How long does it take a person with Alzheimer's to get used to a memory care facility?

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My husband just went into a memory care - He has early onset alzheimers and is only 68 years old and he has been in the facility for about 10 days. He has been diagnosed for about 6 years. I went to visit him yesterday and then today. Now he is asking to get out of there and go home. I feel so quilty

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pammypoo53: Do NOT feel guilty or beat yourself up over this change in what is best for your husband. Think about it for a minute...is he going to get better? Sadly, he is not and this is the best place for him. I know it's easier said than done. (((Hugs))) going out to you.
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08/23/16..... My Dad has sundowning, so sometimes he will call me at home from his Assisted Living asking to be driven home. Then I ask him to look around his room, does he see his furniture and he says "yes". That will satisfy him for awhile.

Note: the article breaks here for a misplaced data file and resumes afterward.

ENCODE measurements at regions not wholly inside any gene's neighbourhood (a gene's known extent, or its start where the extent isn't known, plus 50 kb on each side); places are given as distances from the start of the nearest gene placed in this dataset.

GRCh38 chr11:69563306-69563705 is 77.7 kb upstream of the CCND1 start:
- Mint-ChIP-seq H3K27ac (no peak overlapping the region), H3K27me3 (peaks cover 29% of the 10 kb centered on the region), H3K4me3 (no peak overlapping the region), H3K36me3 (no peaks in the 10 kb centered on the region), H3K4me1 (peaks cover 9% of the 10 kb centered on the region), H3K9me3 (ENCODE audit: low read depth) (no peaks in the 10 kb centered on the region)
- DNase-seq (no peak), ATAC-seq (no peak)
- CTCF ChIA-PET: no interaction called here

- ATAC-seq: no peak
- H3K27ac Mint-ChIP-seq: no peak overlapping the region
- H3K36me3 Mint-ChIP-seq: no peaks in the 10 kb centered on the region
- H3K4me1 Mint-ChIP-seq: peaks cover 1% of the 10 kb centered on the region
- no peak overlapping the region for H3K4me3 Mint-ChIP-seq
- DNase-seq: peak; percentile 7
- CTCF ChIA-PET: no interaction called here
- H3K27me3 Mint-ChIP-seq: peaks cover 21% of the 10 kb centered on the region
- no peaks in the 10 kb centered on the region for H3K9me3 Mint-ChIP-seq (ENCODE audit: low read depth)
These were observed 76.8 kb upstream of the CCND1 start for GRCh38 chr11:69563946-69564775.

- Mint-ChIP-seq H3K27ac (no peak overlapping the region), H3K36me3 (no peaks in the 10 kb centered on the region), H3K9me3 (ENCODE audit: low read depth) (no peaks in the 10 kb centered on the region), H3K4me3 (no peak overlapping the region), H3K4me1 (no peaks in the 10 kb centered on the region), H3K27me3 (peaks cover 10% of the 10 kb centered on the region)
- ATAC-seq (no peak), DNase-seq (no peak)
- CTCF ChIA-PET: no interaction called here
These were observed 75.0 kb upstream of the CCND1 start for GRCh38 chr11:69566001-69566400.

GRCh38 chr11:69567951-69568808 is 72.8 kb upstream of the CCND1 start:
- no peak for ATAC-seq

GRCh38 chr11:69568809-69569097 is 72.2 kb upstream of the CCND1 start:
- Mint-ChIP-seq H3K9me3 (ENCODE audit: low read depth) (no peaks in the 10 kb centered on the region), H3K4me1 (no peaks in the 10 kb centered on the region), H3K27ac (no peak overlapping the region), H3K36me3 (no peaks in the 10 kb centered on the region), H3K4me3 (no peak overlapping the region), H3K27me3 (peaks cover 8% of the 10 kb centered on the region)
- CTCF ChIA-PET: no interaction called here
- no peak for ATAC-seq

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How this was recently explained to me, and made sense in my husband's case, was that 'Home' is not a place. What a dementia patient is really seeking is a place of comfort. What they are expressing is dis-ease, or lack of a feeling of well-being. I was advised to allow my husband to be given Zoloft, starting at the minimum dose, which block the serotonin from draining from the brain. This, so I was told, would add to his sense of well-being and feeling of comfort.